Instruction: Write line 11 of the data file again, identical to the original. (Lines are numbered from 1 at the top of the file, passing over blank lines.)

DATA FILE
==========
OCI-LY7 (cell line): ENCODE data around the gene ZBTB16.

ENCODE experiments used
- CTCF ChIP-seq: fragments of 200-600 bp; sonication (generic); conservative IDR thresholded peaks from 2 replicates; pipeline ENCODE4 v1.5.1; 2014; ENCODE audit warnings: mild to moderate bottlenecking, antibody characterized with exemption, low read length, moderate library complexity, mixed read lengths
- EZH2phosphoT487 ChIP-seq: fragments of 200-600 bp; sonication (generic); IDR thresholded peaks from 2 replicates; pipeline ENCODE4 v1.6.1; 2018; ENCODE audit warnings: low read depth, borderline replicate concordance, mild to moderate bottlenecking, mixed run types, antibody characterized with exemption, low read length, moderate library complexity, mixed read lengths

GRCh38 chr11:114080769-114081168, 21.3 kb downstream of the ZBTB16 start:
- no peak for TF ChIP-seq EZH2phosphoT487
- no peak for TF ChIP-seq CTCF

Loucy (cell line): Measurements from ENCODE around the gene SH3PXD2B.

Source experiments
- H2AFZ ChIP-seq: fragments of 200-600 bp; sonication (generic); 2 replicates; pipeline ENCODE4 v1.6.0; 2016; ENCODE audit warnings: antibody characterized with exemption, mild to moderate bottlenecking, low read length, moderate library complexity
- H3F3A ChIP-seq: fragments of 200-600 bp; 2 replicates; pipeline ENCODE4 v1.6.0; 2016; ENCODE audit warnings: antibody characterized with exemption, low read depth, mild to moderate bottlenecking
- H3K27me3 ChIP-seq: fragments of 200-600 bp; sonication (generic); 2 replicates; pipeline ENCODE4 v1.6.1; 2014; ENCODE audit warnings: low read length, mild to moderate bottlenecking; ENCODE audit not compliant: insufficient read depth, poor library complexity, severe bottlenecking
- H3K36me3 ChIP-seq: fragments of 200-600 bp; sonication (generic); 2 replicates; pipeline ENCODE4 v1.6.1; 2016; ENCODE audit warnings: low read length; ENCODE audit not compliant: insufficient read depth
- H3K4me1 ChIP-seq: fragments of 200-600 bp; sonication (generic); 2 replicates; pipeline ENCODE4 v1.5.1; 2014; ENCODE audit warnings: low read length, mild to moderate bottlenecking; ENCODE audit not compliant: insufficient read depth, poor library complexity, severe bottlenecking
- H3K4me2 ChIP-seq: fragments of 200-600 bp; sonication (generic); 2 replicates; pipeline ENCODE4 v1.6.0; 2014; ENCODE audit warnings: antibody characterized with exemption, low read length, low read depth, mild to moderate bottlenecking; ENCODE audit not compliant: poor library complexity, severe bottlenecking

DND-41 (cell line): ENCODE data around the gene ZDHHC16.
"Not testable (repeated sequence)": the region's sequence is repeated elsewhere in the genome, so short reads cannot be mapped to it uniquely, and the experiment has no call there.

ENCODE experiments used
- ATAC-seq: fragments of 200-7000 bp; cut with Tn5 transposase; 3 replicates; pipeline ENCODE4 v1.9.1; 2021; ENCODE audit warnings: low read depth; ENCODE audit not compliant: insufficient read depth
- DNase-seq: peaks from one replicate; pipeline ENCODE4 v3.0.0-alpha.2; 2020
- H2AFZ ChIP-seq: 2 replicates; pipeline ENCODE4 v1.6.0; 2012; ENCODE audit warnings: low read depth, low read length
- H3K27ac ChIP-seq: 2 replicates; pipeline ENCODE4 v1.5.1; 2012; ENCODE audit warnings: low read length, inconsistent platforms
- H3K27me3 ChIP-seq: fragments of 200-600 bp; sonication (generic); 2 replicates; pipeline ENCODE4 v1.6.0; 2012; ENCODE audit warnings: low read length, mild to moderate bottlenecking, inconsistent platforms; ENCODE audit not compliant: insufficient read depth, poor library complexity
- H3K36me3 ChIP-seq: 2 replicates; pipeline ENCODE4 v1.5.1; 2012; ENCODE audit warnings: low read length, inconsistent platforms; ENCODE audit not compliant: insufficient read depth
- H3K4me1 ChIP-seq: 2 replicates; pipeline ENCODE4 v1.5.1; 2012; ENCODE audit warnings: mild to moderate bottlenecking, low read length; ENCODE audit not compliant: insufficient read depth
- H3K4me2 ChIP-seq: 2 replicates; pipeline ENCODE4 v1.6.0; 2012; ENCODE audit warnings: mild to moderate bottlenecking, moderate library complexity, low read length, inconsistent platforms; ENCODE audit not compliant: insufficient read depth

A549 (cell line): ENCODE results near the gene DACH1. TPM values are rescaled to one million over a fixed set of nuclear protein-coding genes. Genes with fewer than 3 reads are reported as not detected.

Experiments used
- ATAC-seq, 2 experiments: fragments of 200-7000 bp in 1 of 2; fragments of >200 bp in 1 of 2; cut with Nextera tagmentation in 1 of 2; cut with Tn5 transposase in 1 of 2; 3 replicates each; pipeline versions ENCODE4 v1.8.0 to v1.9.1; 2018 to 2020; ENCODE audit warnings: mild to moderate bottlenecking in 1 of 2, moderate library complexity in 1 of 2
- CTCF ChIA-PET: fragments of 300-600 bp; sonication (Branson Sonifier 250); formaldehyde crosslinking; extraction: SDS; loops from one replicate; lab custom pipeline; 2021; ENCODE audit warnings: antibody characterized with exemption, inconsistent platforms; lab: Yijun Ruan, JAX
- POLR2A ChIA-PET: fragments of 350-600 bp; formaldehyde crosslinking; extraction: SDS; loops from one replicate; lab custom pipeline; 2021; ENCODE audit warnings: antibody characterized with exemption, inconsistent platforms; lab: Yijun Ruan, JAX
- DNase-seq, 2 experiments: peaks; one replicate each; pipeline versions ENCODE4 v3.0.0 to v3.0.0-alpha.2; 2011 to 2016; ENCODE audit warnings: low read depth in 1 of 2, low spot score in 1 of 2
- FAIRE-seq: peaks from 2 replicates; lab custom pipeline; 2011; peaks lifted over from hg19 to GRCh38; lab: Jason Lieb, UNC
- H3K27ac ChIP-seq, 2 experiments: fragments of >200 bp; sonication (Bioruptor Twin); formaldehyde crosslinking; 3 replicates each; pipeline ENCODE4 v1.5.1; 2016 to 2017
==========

- H3F3A ChIP-seq: fragments of 200-600 bp; 2 replicates; pipeline ENCODE4 v1.6.0; 2016; ENCODE audit warnings: antibody characterized with exemption, low read depth, mild to moderate bottlenecking